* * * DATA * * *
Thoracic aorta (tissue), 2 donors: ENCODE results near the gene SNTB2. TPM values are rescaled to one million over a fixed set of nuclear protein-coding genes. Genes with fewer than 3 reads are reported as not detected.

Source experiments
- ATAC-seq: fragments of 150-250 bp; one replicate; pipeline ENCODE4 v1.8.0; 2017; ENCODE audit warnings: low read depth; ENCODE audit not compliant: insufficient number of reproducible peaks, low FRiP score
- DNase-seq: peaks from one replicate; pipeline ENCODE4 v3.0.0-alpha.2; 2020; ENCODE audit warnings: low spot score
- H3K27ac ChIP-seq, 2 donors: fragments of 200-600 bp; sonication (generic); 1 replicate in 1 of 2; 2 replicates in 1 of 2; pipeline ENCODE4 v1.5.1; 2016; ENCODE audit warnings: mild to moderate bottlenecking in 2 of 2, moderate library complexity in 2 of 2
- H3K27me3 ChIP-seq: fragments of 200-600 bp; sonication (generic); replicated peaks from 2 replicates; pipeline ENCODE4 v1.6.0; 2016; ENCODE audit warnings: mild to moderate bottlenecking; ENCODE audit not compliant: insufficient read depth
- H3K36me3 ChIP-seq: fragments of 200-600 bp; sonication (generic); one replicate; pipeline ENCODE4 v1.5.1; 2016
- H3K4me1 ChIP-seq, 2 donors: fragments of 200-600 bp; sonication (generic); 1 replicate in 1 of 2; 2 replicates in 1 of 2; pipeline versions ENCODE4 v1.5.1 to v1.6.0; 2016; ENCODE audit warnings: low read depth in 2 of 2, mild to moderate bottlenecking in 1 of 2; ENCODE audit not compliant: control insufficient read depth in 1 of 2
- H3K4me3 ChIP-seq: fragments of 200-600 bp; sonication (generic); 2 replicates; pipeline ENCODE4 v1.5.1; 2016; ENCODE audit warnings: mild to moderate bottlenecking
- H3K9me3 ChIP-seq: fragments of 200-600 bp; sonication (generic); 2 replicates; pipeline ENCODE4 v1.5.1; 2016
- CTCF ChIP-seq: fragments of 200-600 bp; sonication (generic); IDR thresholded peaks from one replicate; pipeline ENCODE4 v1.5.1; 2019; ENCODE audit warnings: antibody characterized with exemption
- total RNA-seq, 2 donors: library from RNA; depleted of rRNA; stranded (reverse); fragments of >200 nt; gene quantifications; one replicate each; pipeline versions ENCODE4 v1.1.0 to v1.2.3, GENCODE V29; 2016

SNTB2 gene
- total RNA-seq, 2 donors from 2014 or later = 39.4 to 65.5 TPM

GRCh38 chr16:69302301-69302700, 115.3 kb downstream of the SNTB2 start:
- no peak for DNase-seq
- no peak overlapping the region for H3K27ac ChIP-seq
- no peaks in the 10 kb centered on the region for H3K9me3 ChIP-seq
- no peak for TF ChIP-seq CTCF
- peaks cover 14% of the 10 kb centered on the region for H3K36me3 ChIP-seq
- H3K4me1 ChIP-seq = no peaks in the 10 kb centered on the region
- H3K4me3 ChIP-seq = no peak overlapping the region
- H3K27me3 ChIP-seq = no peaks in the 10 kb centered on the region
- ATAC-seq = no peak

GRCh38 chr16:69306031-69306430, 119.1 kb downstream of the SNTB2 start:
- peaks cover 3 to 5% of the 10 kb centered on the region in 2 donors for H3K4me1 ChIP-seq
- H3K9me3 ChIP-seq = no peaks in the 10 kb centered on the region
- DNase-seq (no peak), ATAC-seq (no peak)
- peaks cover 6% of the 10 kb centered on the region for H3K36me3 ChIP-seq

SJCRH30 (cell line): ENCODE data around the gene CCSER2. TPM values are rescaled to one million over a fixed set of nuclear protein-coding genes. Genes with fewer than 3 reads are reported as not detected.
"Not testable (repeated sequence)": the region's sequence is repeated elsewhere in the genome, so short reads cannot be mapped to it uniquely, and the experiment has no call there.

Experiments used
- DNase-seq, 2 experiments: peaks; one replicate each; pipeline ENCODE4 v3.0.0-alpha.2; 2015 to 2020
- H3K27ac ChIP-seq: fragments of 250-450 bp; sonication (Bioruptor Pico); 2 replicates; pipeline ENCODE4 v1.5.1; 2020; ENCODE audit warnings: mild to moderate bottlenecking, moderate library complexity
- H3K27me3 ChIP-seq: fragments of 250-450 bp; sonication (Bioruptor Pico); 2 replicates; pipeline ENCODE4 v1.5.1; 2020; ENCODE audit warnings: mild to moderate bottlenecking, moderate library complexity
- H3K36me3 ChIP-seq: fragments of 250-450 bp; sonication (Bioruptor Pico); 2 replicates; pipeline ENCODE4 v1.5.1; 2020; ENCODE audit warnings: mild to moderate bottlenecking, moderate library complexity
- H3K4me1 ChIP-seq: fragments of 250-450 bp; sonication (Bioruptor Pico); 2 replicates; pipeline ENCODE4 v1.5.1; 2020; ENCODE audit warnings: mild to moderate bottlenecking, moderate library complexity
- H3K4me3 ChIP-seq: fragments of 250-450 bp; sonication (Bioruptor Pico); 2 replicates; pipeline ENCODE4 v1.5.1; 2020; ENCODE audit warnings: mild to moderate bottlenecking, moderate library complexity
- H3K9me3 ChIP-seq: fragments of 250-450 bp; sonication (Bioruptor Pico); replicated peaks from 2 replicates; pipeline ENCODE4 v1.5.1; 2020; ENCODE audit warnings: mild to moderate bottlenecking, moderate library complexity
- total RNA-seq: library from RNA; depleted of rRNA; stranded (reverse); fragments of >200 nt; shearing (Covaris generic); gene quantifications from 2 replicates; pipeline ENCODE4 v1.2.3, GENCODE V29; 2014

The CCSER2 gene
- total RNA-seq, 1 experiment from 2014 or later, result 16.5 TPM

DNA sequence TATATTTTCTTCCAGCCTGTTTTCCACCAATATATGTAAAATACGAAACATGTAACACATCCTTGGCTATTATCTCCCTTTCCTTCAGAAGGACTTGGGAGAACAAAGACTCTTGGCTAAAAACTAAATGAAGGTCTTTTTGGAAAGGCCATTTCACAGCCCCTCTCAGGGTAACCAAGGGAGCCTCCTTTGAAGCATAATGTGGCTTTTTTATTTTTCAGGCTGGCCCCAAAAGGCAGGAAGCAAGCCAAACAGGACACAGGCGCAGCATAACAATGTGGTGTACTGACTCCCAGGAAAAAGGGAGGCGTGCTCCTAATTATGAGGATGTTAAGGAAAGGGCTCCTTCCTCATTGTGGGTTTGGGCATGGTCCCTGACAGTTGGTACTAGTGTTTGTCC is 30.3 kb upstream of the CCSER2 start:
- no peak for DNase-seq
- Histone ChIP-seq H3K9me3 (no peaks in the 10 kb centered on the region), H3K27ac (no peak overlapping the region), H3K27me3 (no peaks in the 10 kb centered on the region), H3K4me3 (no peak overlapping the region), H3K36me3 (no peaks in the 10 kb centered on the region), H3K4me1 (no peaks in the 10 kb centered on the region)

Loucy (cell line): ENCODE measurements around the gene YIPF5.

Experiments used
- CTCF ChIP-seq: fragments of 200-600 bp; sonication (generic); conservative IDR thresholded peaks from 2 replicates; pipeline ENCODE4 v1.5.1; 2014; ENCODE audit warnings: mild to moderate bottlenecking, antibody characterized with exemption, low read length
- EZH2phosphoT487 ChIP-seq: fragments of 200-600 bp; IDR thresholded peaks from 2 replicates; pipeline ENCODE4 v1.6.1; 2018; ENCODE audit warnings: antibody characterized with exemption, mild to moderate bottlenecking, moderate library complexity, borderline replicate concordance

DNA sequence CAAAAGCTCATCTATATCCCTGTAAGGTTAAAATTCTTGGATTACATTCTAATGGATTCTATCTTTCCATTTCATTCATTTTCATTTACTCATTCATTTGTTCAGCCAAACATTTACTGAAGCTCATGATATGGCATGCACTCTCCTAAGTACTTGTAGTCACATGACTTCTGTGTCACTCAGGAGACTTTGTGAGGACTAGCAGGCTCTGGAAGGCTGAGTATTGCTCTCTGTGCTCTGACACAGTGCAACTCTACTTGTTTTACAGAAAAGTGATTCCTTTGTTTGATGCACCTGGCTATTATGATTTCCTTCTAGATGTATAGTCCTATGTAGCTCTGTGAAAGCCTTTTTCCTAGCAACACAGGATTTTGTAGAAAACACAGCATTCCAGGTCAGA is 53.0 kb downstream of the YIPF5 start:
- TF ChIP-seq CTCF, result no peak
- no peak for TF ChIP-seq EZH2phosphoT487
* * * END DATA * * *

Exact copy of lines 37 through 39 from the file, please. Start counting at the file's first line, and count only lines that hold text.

- H3K4me1 ChIP-seq: fragments of 250-450 bp; sonication (Bioruptor Pico); 2 replicates; pipeline ENCODE4 v1.5.1; 2020; ENCODE audit warnings: mild to moderate bottlenecking, moderate library complexity
- H3K4me3 ChIP-seq: fragments of 250-450 bp; sonication (Bioruptor Pico); 2 replicates; pipeline ENCODE4 v1.5.1; 2020; ENCODE audit warnings: mild to moderate bottlenecking, moderate library complexity
- H3K9me3 ChIP-seq: fragments of 250-450 bp; sonication (Bioruptor Pico); replicated peaks from 2 replicates; pipeline ENCODE4 v1.5.1; 2020; ENCODE audit warnings: mild to moderate bottlenecking, moderate library complexity